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Author Interview – P.D. Workman

April 2, 2019


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What inspired your latest novel?

The first book in this new series, What the Cat Knew was actually inspired by a dream my husband had! I hadn’t written any paranormal before this, haven’t written any kind of fantasy for decades, and I decided to give it a try.

How did you come up with the title?

I brainstormed a number of ideas, checked to see how many were already in use, and tried them out on the cover to see how they looked. The “cat” themed title has carried through the first three books, I’m not sure whether it will carry through the rest of the series.

Is there a message in your novel that you want readers to grasp?

There are a number of messages in What the Cat Knew; that people should be what they are and pursue their natural talents; that things are not always as they appear; not to judge a book by its cover; that there are many different kinds of talents; and one that is fleshed out more in the next two books… the issue of consent.

cat knew new copy

How much of the book is realistic?

These books are paranormal mystery, so there are witches, spiritual messages, other psychic phenomena and magical races. But it is a balancing act between the concrete, “real” world that Reg has always tried to survive in, and the new magical world she is just getting to know.

Are your characters based on someone you know, or events in your own life?

In some of my books, yes. In What the Cat Knew, there is not much that is pulled from my own experience.

Where can readers find you on social media and do you have a blog?

You can find me on most social media with the name pdworkmanauthor.

My website and blog is at

Do you have plans or ideas for your next book? Is it a sequel or a stand alone?

I have three books written in the Reg Rawlins, Psychic Detective series so far, and you can expect more after that. You can find out my plans for the rest of the year at

Of the characters you have created or envisioned, which is your favorite & why?

I created this spin-off series from the Auntie Clem’s Bakery series because I liked Reg Rawlins so much and saw that she had a lot of potential as a character, so she is at the top of the list. But I also really enjoyed the psychic cat, Starlight, and Sarah, the feisty old witch. The villainous Corvin is a lot of fun to write and really rounds out the story and adds intrigue. In books two and three, I started to explore some other magical races and have had a lot of fun with Callie and Ruan.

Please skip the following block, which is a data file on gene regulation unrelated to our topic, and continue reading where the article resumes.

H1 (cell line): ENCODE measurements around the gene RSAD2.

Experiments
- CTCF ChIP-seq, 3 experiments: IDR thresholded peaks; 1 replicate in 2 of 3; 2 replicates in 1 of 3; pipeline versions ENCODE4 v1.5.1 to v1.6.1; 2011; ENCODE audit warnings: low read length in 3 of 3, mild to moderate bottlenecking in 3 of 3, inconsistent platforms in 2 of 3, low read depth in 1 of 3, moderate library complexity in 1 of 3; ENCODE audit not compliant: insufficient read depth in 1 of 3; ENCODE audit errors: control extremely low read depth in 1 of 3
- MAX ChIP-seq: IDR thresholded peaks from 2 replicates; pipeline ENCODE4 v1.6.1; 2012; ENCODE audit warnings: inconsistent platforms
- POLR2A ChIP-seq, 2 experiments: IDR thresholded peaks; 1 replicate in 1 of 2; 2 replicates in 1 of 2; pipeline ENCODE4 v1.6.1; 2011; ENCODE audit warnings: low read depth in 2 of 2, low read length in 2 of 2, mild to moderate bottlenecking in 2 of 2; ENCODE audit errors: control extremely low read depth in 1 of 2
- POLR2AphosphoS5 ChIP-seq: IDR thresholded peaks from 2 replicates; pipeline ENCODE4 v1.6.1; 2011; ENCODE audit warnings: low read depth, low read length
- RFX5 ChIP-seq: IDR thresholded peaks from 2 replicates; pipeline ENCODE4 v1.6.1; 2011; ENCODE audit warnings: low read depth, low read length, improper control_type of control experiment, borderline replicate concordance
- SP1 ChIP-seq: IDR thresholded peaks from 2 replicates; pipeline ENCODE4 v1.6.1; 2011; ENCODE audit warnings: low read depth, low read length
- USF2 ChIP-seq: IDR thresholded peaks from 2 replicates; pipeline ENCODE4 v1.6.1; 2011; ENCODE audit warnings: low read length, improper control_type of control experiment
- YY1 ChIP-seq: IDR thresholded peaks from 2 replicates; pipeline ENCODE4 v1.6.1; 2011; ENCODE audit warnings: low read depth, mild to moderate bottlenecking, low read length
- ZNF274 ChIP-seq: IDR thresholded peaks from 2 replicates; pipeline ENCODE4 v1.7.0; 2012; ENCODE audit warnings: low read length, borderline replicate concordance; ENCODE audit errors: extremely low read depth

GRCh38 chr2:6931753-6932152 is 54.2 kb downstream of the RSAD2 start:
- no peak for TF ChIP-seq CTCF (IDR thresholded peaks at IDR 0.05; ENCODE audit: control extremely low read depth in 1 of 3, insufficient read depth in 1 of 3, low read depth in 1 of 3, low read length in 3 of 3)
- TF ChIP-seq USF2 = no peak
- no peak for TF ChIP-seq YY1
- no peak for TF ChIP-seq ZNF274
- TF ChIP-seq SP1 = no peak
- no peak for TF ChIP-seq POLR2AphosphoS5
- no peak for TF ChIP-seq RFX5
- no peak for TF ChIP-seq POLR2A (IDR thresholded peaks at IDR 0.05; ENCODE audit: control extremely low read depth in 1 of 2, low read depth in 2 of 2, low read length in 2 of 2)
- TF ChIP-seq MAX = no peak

Of all of the stories/series that I am working on right now, the character I think I am enjoying the most is Zachary Goldman.

Do you favor one type of genre or do you dabble in more than one?

I write crime fiction, but that has turned out to be quite a wide umbrella, ranging from suspense/thriller to P.I. mystery, to cozy mystery, and now paranormal cozy mystery. I have both young adult and adult books and series. They all tend to focus on outcasts, underdogs, and social issues.

mockup-books 1-3

Do you plan your stories, or are you a seat of the pants style writer?

For thirty years I only wrote seat-of-the-pants. I have been writing using mind-maps and outlines the last few years, but I still occasionally pants a novel here and there. Because I am writing a lot in series right now, the books tend to develop a general shape that is reflected in each book in the series, so there is less planning to do in the later books, and I am settling into a sort of minimalist outline plan right now.

What is your best marketing tip?

I struggle with marketing. It doesn’t come nearly as naturally as the writing itself. Learn from others, try new things, and be willing to stick with what works.

Do you find social media a great tool or a hindrance?

While I am in a number of writing groups, I tend to answer other people’s questions more than to write mine. It can be good entertainment, but I find it best not to spend too much time on social media.


What do you enjoy most about writing?

I like to work out the emotions I am feeling and get my thoughts down on paper, to produce something that both entertains and makes people think. I love the creative process and sitting down and rereading my characters’ stories again and again.

What age did you start writing stories/poems?

I wrote my first novel-length fiction at age 12. I have always loved writing and making books and have some of the little construction-paper books that I stapled together written in scribbles before I could even read or write.

What genre are you currently reading?

I am reading a murder mystery right now. I read a lot of crime, with some YA, literary, and nonfiction thrown in.

Do you read for pleasure or research or both?

I read mostly for pleasure. I do a lot of research, but generally rely on articles and short non-fiction rather than novels. I don’t generally analyze the writing of the fiction books I am reading, though I do take note if there are things I particularly like or don’t like.

Do you see writing as a career?

I am hoping to make it my full-time career in the next couple of years. I currently work full-time hours at my writing business as well as at my day job.